Management Tip (4): Discourage YesPeople, Encourage Diversity.
Don’t Encourage YesPeople - They Always Agree With You.
If I want my team to perform well and turn out top quality work, I need people who are willing to speak up with alternative views and who let me know when they disagree.
However, this means that I must have an attitude that encourages people to speak up and I must not be too proud to take adverse criticism.
I'm not going to encourage open dialogue if I greet every suggestion from a team member that doesn't fit with my view of the world with snorts of derision. My staff will soon learn it is better to be a YesPerson and agree with me than to put forward a contrary viewpoint and receive a humiliating put-down! They will let me carry the can when it all goes wrong - which it will - while they think, "I could have told you that would happen!"
There is a great temptation when recruiting new members of staff for the person recruiting to pick a person that appears to think like him/herself. They probably look like him/herself, too.
Pretty soon such a manager would have a group of people round him or her that have similar backgrounds, ages, genders and all think alike. If they think alike, they probably agree much of the time and they probably all come up with the same ideas. Very harmonious but very narrow-minded. Not good for the organisation.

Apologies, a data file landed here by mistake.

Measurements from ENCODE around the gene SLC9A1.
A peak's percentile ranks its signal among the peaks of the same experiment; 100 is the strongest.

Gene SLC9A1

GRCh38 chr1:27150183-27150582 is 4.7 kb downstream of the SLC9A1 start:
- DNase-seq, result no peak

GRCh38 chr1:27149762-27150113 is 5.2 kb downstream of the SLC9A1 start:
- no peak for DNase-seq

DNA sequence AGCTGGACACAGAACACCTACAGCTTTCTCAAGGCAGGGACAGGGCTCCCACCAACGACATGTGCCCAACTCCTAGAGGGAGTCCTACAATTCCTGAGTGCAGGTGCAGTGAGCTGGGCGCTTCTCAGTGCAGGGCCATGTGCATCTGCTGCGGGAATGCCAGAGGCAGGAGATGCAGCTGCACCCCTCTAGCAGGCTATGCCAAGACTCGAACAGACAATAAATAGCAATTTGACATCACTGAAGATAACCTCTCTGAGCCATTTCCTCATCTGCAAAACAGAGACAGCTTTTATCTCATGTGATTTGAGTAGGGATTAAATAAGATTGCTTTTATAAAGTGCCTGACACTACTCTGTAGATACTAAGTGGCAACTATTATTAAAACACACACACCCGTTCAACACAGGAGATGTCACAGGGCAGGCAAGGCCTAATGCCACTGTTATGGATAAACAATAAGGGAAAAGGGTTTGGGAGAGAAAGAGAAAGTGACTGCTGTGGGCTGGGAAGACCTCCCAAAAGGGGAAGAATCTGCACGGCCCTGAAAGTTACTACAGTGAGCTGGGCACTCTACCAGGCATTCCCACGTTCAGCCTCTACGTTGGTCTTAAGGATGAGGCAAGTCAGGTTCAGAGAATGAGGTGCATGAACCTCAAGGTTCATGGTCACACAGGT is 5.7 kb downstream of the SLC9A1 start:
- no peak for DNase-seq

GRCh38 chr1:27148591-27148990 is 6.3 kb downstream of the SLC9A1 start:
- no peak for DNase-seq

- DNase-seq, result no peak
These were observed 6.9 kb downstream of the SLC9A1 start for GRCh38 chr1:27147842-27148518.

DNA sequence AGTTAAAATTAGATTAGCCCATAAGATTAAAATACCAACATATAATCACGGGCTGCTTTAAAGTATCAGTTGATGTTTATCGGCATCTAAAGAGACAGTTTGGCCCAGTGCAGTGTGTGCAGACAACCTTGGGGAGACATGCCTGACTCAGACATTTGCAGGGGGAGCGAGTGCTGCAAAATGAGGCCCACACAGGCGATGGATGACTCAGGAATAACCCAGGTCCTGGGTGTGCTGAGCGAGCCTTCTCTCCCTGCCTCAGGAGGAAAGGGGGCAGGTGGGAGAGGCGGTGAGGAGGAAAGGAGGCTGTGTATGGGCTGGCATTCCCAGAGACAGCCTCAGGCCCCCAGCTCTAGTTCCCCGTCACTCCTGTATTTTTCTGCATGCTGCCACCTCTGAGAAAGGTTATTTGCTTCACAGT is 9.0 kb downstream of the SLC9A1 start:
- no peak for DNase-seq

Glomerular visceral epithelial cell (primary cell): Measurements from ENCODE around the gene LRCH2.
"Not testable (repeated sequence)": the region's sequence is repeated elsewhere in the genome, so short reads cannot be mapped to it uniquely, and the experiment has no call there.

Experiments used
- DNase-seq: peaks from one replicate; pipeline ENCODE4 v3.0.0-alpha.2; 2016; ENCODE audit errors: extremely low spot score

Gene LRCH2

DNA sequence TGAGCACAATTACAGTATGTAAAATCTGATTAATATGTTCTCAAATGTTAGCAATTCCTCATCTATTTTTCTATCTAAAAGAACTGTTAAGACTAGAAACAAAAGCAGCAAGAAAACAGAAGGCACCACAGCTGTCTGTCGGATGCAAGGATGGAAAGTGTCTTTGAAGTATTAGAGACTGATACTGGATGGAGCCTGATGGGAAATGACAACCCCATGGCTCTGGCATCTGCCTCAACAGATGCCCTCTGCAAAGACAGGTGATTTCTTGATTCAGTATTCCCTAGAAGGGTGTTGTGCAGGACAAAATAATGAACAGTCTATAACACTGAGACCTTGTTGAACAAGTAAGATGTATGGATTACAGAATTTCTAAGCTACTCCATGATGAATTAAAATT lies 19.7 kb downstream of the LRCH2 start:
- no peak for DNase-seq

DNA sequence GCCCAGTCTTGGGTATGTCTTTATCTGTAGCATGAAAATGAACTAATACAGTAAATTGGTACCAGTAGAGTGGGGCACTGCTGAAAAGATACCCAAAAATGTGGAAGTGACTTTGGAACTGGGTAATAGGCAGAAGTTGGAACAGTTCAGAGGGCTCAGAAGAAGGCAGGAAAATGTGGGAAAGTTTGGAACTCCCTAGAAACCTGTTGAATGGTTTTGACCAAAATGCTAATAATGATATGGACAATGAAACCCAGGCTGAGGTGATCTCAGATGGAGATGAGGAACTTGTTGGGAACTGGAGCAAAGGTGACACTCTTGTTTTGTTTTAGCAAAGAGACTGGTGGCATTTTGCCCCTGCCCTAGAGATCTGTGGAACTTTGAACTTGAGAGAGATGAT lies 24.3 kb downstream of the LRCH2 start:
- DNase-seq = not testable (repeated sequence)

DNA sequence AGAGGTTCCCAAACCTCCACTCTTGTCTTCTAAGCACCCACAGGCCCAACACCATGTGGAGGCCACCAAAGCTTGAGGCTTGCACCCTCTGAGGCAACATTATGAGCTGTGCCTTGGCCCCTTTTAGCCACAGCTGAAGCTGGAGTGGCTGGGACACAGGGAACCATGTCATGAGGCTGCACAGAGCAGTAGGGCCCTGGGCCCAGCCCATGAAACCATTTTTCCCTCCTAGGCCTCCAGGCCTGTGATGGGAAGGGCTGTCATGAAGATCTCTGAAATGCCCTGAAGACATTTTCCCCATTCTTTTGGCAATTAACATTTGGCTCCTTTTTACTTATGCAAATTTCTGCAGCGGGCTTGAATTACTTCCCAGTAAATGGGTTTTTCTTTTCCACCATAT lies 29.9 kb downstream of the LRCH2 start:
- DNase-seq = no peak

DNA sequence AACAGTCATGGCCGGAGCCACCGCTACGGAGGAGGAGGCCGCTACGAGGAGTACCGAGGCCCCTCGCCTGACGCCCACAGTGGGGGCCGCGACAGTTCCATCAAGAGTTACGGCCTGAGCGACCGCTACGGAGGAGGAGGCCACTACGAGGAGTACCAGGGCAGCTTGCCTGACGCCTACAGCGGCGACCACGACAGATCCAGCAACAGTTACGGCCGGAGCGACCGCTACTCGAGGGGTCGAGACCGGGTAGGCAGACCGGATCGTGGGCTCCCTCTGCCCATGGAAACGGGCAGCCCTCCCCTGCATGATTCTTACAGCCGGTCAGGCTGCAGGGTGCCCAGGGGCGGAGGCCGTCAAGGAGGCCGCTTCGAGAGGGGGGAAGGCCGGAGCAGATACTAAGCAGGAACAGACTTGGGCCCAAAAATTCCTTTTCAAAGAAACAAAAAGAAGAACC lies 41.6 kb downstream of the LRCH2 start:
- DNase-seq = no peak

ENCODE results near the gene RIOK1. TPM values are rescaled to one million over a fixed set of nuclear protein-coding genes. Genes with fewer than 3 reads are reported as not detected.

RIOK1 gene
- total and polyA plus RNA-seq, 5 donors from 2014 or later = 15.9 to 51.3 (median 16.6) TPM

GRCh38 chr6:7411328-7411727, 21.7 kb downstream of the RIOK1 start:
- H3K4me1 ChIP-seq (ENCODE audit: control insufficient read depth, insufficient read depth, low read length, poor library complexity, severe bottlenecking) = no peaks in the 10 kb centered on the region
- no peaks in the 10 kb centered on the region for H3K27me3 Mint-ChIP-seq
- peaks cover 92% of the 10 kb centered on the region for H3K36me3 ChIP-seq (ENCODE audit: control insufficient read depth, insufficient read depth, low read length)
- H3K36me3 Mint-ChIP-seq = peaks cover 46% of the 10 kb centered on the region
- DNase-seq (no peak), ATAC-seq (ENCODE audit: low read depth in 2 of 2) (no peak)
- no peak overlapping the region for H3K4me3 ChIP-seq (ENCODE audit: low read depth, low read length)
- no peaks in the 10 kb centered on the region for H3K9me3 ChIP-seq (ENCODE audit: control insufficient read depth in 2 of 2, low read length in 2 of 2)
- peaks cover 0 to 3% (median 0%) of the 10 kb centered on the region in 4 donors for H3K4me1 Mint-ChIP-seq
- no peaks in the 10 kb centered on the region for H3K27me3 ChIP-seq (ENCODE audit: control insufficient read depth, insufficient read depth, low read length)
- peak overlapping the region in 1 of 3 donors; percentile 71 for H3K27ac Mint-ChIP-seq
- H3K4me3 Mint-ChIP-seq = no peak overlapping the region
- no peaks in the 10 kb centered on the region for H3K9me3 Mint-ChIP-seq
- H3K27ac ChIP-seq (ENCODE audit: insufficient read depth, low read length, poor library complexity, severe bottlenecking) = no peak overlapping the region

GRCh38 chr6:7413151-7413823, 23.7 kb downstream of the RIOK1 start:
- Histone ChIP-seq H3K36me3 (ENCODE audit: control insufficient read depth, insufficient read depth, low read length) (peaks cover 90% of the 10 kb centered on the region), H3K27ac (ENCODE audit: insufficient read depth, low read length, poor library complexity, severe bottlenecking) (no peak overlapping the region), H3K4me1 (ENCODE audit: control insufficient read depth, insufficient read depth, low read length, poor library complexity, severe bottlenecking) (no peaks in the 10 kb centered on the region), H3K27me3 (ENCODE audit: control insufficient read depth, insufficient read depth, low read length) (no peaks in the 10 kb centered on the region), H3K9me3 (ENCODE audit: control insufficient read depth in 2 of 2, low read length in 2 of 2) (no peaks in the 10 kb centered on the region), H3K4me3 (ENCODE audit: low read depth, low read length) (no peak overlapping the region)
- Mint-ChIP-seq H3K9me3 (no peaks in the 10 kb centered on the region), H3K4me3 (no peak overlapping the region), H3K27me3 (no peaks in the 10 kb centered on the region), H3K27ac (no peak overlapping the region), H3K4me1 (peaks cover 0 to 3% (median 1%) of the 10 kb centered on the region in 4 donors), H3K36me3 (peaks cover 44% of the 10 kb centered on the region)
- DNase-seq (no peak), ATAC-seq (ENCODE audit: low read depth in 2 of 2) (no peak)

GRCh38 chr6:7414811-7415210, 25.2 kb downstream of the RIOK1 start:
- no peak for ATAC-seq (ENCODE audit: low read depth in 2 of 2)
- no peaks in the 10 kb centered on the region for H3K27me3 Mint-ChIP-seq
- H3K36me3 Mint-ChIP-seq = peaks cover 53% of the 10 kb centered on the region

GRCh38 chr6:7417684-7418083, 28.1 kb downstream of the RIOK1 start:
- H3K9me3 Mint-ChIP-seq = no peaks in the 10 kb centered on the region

In the case where people with similar demographics: background, education, gender, hair-colour (grey in my case) and age sit around the table to discuss a problem, the discussion is predictable. When one person comes up with an idea, the others all think, “That’s a good idea, that person must be brilliant because that was just what I was thinking, too!”
However, the problem with that group is that the "brilliant" idea was precisely what any one of them could have come up with.
What’s required is diversity of thought. People like me generally think like me. So, what is needed is people not like me!
Then a more diverse group of people sit around a table, a more diverse set of ideas is available and, often, much better ideas. What I am looking for is someone to come up with an idea that makes me think, "That really is a brilliant idea, I would never have thought of that!”
Certainly in the higher echelons of aviation in Australia there aren't enough people from diverse backgrounds: ethnicities, genders, ages, countries, first languages, (dis)abilities and experience.
The lack of demographic diversity doesn't help when diverse thinking is needed. And diverse thinking is always better than the alternative.
This article is just my view of the topic at title. Like a lot of people, I’ve done some training in management techniques but there is no substitute for experience. In my case, a bit of trial and error, learning from my mistakes, watching other managers and a little common sense. I hope you found it of interest and assistance.
Peter Cromarty is a former air traffic controller and pilot. He spent 27 years as a safety regulator of ATM/CNS, airspace and aerodromes.
View his Linked In profile.